Bedroom Tax: Only 6% Of Affected Households Move Home

An investigation by the BBC has discovered that only 6% of social housing tenants affected by the coalition government’s controversial ‘bedroom tax’ policy have moved to a smaller property.

Under changes to Housing Benefit introduced by the government as part of widespread changes to welfare benefits, social housing tenants occupying homes deemed to be larger than their requirements are expected to contribute toward the rent, in the form of a cut in the amount of Housing Benefit they are entitled to claim.

Employment minister Esther McVey has rubbished the BBC’s findings and insisted the 6% figure is not a sign of failure, and also that the widely condemned policy is on track to reach its target of 30% by 2017.

Findings by the BBC also show that 28% of affected household have found themselves with rent arrears for the very first time and 3% have been threatened with legal action, such as eviction from their home.

Chris Bryant MP, Labour’s Shadow DWP Minister, responding to BBC research on the Bedroom Tax, said:

“The Tories are so out of touch they just don’t get it. This proves beyond any reasonable doubt that the Bedroom Tax was always designed as a tax on the poorest and most vulnerable.

“Trapped with nowhere else to go, thousands of people have had no choice but to fork out an extra £14 a week. David Cameron’s Government have pretended this was all about helping people who are overcrowded, but in truth the Bedroom Tax is a cruel, unfair and appallingly administered policy.

“The Government should scrap the bedroom tax immediately. If they won’t, Labour will.”

Read more*

BBC News: Housing benefits: Changes ‘see 6% of tenants move’

Independent: ‘Bedroom tax’ forces 6% of claimants to move house BBC report reveals only 6% of bedroom tax victims have moved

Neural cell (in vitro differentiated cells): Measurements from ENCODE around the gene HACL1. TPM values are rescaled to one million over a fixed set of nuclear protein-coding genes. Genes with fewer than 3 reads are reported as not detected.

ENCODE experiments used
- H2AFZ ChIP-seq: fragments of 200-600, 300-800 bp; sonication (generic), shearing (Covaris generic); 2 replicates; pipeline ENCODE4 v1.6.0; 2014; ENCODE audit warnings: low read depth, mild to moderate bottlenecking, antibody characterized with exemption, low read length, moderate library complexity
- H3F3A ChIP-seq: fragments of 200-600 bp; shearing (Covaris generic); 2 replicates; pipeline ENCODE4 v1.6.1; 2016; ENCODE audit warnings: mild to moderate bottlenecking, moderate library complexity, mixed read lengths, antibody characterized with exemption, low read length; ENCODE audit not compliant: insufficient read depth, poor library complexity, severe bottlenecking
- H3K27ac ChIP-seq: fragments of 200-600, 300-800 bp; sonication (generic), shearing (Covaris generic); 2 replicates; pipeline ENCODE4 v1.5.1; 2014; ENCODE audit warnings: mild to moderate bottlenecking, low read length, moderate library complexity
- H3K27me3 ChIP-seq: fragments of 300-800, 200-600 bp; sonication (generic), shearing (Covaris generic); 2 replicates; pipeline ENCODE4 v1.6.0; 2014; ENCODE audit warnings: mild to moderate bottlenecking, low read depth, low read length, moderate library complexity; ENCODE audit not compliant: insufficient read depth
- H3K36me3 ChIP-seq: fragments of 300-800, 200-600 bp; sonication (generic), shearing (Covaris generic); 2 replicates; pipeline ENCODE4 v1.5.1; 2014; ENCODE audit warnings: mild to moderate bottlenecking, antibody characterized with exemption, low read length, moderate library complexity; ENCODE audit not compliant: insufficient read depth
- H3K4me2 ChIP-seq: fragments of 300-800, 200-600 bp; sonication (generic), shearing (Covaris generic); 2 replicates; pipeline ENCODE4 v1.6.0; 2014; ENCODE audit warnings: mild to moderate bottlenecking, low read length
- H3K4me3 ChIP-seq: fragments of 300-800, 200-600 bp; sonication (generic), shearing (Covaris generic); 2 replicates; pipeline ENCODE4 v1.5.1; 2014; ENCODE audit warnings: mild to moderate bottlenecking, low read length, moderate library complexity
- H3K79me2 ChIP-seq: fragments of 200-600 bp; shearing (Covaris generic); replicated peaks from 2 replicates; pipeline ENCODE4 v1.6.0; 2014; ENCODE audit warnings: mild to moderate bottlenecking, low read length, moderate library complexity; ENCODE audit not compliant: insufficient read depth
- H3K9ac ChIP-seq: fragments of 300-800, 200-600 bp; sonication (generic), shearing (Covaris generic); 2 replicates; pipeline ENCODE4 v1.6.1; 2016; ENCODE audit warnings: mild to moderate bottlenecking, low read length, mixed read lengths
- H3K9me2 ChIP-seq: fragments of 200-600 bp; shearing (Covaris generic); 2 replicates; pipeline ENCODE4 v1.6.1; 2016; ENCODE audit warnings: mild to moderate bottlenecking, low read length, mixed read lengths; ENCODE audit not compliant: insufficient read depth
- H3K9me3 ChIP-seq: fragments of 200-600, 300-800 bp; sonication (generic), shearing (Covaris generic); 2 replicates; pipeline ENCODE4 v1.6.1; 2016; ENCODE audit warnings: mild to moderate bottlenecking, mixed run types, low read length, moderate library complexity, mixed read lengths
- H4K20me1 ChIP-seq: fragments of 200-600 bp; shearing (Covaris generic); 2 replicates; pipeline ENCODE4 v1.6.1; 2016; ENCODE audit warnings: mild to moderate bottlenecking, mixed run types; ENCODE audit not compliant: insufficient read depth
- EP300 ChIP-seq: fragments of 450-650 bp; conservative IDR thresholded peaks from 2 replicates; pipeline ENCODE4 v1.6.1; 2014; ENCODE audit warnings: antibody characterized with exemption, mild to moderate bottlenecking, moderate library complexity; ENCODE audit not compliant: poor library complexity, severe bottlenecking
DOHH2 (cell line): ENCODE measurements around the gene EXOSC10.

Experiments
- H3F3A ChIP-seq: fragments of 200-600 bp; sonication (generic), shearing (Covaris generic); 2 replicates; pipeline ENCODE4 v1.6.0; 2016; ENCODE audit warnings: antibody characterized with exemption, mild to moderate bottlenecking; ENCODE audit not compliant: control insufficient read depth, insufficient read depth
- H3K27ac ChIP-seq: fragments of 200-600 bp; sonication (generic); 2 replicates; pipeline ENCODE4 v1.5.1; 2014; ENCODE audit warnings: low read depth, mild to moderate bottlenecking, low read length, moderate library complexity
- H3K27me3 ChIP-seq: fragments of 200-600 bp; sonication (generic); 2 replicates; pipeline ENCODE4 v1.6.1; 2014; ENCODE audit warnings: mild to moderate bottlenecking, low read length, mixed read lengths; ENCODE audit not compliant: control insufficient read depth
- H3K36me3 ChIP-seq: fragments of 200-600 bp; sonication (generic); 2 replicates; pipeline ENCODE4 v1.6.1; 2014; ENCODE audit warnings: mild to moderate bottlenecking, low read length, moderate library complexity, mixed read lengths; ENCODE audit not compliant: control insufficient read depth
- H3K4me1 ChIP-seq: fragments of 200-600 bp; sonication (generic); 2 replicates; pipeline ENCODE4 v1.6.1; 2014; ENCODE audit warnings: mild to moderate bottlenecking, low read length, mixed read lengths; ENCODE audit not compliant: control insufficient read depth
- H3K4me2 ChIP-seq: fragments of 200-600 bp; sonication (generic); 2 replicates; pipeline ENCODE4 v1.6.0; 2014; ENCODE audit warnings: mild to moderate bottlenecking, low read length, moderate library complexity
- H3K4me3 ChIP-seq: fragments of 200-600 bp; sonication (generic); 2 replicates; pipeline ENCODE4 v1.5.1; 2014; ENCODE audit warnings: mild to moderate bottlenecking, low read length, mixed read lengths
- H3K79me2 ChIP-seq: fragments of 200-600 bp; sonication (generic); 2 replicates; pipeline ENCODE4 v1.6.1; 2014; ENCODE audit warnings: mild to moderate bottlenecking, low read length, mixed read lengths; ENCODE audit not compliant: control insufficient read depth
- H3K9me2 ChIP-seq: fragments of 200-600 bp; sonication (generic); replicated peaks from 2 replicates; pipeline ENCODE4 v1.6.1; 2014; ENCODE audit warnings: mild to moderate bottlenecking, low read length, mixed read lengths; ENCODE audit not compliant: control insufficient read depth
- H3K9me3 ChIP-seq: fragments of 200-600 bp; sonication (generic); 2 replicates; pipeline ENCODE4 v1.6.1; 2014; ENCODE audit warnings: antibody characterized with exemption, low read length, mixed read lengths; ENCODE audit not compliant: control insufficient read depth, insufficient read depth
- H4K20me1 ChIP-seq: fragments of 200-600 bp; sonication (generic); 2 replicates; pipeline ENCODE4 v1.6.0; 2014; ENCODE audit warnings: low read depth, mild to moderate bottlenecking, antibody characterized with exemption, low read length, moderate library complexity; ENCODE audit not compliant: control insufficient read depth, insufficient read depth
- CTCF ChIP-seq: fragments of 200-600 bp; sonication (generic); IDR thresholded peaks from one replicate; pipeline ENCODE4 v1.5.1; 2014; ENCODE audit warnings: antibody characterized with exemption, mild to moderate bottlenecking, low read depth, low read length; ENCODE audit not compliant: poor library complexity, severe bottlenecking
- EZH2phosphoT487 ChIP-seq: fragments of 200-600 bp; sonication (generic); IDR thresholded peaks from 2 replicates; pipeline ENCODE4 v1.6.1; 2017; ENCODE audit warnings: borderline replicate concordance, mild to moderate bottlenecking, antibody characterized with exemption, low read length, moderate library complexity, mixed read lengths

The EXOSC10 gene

Guardian: The bedroom tax has failed on every count

Guardian: About 6% of people hit by bedroom tax have moved home, figures show

BBC News: Scottish Lib Dem conference: Willie Rennie says ‘bedroom tax should go’

Daily Record: Scottish Lib Dem leader U-turns and says the Bedroom Tax should be scrapped

New Statesman: Bedroom tax survey poses headaches for the Tories and Labour

New Statesman: Esther McVey flounders as bedroom tax failure becomes clear

*This story may also be available through other sources. The Welfare News Service is not responsible for the content from third party websites.


  1. It was never about taxing a spare bedroom. A spare bedroom was in fact enshrined in the regulations of most councils before the Tory Party started its policy of social cleansing. If you had a bedroom you were entitled to be considered for flats or houses with an extra bedroom for visitors etc. No, this was about cutting the welfare bill to council house dwellers by up to 25% and, simultaneously, demonizing them as feckless, workshy etc when most were hardworking people with no spare cash, usually due to working for wages on or below the minimum wage. Guess who also oppose raising the minimum wage and who use taxpayers money to subsidise profitable enterprises like Poundland ("Free labour under the Workfare scheme"). Yes, the Nasty Party fails again.

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